Nei giorni della morte di Andrea Camilleri, nelle pieghe di un tributo pressoché unanime, si muoveva strisciante un malcontento quasi clandestino, da irriducibili resistenti, ultimi giapponesi della letteratura, che opponeva al consenso incondizionato per l’opera di Camilleri una distinzione antica – perché superata dal potere fagocitante del mainstream – ma ancora annidata nelle coscienze novecentesche dei letterati: quella tra letteratura “di qualità” e letteratura “di successo”, tra letteratura “alta” e letteratura “popolare”, tra ricerca e tradizione. La contrapposizione, per dirla in termini meno stereotipati, tra la scrittura di opere che lavorano contro il mondo e la sua lingua, che cambiando le parole vogliono cambiare il mondo, e non cercano il consenso dei lettori esistenti, ma individuano i propri lettori nei posteri; e la scrittura di opere che invece nel mondo ci stanno immerse, lo prendono al volo, lo assorbono e lo restituiscono in una forma riconoscibile, che crea consenso perché echeggia le vite e le immaginazioni della maggioranza. Camilleri, naturalmente, sta in questo secondo gruppo. Continue reading scrivere “contro” o scrivere “per”
I’m pleased to announce the release of the new issue of the journal Emotions: History, Culture, Society, which includes my article Anger as Misshapen Fear: Fascism, Literature, and the Emotional Body.
I publish here the talk I’ve given at the Mis-Shapings conference last September 13 at Queen Mary University.
Do we believe in physiognomy? Do we believe, as the Italian anthropologist Cesare Lombroso did, that psychological, emotional, moral attitudes of the individuals can be divined by observing the shape and features of the face?
No, of course we don’t. Physiognomy is pseudo-science, dismissed knowledge, superstition. We can’t make assumptions merely relying on appearances. Can we?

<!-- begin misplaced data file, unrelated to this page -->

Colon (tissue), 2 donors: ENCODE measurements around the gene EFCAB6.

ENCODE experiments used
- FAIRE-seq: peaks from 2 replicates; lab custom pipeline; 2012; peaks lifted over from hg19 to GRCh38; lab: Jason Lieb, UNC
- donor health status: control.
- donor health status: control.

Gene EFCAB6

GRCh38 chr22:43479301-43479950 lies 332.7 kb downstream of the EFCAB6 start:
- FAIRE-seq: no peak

Actually, we do. We do it in our daily life, often unintentionally. But even when we look at artworks we allow us to believe in physiognomy. Continue reading Caricature as emotional knowledge
Last June 22nd I participated in the Literature and Social Emotions Conference at the University of Bristol. I presented a paper titled Socialising Anger. Literary Representations of Emotional Communities under Fascism, which is a development of the research I first presented one year ago and will result in a broader scrutiny on the representation of emotions in fascism-related Italian literature. What follows is the text of the Bristol’s paper.
Italian fascism pursued strict management of public feelings. It aimed at a wide and deep control of human thoughts and experiences. That is to say, it built what William Reddy defines an ‘emotional regime’; it established a set of practices which inculcated normative emotions, like enthusiasm, exaggerated optimism, national pride. Nevertheless, the euphoric feelings displayed in public represent just one of the emotional layers of fascist Italy. Despite the appearance of unanimous acceptance, fascism largely derived consensus from violence and intimidation. As denounced by Carlo Emilio Gadda in the very first lines of his anti-fascist satire Eros e Priapo, written in 1944-1945.